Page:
The forward loan and the termination options are quickly explained. The term forward loan with an advance loan because it is a loan that borrowers use to secure fixed and as low-interest rates as possible for a contractually defined period of time.
The forward loan as follow-up financing
The forward loan is used as follow-up financing to pay off the remaining debt at low interest. To put it simply, the borrower is securing favorable interest rates for tomorrow, i.e. for the future.
The period between the conclusion of the contract and the actual start of the term is called the forward period. During this time, however, the loan is not yet paid out to the borrower. Depending on the individual case, the forward period can be several months to five years.
The great advantage of the forward loan is the high degree of planning security for the borrower because even if the interest level rises in the meantime, the interest rate for the loan remains the same over a long period as agreed in the contract. For this guaranteed interest rate level, the borrower has to pay an interest premium.
However, no loan and commitment interest accrues during the forward period. The forward loan is often used in the area of mortgage lending when the agreed rate fixation for the originally concluded real estate loan expires. In this situation, the borrower needs low-interest follow-up financing, for which the forward loan with a favorable interest agreement is available.
When does it make sense to take out a forward loan?
The point in time at which it makes sense to take out an advance loan depends on the general interest rate level. If the building owner expects the interest rate level to rise sharply within the next five years, it makes sense to take out a forward loan sixty months before the end of the fixed interest rate on the original building loan.
If the interest rate level is consistently low or only moderately rising, it makes sense to wait a little longer until the deal is closed. For borrowers, this type of advance loan is an interesting option for follow-up financing in order to secure a favorable interest rate level for a long period. However, the conditions under which a forward loan can be canceled are just as important. The notice periods and the related conditions depend on the financing phase in which the borrower is currently. It should be borne in mind that a loan, no matter what type, is a legally binding contract between the parties.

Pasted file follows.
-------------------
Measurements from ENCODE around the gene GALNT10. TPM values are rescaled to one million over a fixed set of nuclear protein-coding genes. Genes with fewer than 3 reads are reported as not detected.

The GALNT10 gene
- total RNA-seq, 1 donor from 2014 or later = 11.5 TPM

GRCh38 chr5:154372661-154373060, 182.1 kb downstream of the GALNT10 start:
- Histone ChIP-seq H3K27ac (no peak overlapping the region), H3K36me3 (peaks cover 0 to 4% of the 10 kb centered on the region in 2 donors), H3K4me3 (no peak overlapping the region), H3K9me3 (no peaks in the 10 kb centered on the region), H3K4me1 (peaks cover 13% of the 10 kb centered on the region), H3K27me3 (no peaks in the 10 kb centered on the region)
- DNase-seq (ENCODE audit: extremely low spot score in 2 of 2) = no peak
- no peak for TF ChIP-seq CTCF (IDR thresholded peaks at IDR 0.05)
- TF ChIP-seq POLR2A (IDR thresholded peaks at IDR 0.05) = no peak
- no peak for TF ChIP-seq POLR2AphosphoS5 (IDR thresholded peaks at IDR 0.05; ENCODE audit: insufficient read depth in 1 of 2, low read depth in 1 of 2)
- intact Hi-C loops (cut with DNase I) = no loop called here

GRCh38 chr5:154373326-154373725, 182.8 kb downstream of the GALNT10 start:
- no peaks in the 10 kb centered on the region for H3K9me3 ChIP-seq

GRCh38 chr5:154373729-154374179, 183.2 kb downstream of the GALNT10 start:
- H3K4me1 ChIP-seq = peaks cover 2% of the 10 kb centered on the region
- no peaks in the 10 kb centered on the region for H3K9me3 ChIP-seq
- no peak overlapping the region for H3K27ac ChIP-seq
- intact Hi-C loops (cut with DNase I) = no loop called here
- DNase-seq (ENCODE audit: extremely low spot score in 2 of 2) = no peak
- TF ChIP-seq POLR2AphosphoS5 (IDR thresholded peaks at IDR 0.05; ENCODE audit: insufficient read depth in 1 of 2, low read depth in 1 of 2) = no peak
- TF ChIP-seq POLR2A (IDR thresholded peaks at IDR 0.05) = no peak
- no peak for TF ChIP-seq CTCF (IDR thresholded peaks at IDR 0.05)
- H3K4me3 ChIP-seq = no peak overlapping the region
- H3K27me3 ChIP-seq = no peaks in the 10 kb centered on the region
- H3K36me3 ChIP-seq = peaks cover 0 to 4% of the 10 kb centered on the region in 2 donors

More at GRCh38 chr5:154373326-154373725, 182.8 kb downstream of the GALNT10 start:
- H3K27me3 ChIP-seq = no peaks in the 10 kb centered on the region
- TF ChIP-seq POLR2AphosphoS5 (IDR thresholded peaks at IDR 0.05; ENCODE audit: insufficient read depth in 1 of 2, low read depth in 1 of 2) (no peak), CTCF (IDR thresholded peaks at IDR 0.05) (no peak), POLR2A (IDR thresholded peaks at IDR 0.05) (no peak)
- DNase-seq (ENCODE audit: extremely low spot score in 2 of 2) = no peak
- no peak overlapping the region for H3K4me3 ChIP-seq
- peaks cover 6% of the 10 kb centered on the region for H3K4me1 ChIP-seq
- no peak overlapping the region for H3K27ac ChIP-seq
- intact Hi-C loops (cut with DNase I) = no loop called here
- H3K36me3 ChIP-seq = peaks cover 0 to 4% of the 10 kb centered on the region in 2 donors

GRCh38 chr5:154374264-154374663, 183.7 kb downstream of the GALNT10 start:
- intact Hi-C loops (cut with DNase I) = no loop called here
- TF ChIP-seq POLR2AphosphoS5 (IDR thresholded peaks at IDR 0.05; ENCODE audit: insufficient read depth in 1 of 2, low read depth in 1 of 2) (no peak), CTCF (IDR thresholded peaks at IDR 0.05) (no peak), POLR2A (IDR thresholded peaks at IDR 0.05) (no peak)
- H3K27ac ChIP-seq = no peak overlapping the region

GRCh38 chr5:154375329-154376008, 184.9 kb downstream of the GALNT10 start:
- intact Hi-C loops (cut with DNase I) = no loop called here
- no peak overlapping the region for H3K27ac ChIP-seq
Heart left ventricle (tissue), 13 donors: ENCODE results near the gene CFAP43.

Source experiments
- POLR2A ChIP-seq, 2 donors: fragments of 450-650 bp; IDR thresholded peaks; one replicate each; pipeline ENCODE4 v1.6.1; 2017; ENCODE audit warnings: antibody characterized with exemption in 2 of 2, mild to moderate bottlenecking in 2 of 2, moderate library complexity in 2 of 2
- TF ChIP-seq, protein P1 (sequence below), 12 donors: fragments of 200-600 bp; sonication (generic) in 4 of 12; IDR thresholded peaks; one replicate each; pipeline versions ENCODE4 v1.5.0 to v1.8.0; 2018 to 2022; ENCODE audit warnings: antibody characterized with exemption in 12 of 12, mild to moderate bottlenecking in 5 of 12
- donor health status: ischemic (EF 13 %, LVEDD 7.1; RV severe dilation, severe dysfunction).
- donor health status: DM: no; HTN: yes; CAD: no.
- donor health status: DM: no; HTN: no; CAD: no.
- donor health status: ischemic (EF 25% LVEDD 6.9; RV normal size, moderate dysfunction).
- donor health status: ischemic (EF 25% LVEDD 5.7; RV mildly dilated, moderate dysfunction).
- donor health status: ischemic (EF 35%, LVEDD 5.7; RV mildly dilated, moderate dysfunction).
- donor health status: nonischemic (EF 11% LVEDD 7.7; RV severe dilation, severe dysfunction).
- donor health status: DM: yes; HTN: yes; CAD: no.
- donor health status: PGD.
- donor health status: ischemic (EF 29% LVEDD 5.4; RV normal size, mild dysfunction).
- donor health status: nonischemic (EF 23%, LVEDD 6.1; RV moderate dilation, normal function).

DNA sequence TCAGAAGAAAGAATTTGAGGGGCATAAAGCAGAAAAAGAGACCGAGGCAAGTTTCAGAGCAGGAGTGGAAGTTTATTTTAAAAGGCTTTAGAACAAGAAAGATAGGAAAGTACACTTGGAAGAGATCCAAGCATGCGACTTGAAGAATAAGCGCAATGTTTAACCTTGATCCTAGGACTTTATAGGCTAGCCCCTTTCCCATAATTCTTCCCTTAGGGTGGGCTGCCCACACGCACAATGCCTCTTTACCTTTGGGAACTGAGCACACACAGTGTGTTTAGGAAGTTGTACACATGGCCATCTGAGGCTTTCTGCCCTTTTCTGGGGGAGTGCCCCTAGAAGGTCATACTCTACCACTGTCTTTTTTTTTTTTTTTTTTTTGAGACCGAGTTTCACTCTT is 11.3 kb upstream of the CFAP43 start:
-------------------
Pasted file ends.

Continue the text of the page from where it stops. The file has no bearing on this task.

The bank or other provider has committed itself as the lender to provide the borrower with a certain amount of money for a certain time on the terms laid down in the loan agreement. The lender has undertaken to make use of the loan over the contractual period and to repay the money made available including interest during the term. According to the German Civil Code (BGB), a contract is a contract that both parties must abide by.
Many a borrower may wonder why a loan contract cannot simply be canceled, because after all the bank gets its money back much sooner than contractually agreed. This idea is not fundamentally wrong, but the bank does not make money from lending the money and getting it back earlier than contractually, but from the interest, it receives from the borrower during the term. If the latter now repay the loan earlier than contractually agreed, the bank as the lender will lose interest income.
This principle also applies to the forward loan as part of follow-up financing. The bank, as the lender, is only obliged to release the borrower from the contract prematurely in one case: if he intends to sell his house. However, the premature termination of the loan agreement is also associated with additional costs for the borrower in this case. He is obliged to pay the bank non-acceptance compensation, which is also referred to as a prepayment penalty.
The borrower takes out the forward loan to protect itself against rising interest rates at the time of the follow-up financing. If mortgage rates fall during this phase, the main purpose of this loan is no longer applicable. The borrower no longer benefits from the contract. The situation is particularly disadvantageous if the mortgage interest rate falls below the interest rate of the forward loan. However, this admittedly annoying situation does not provide sufficient grounds for termination. The builder is obliged to accept the loan and fulfill the contract or to pay a prepayment penalty to the bank.
But why is there any interest on the part of the borrower in early termination of the contract?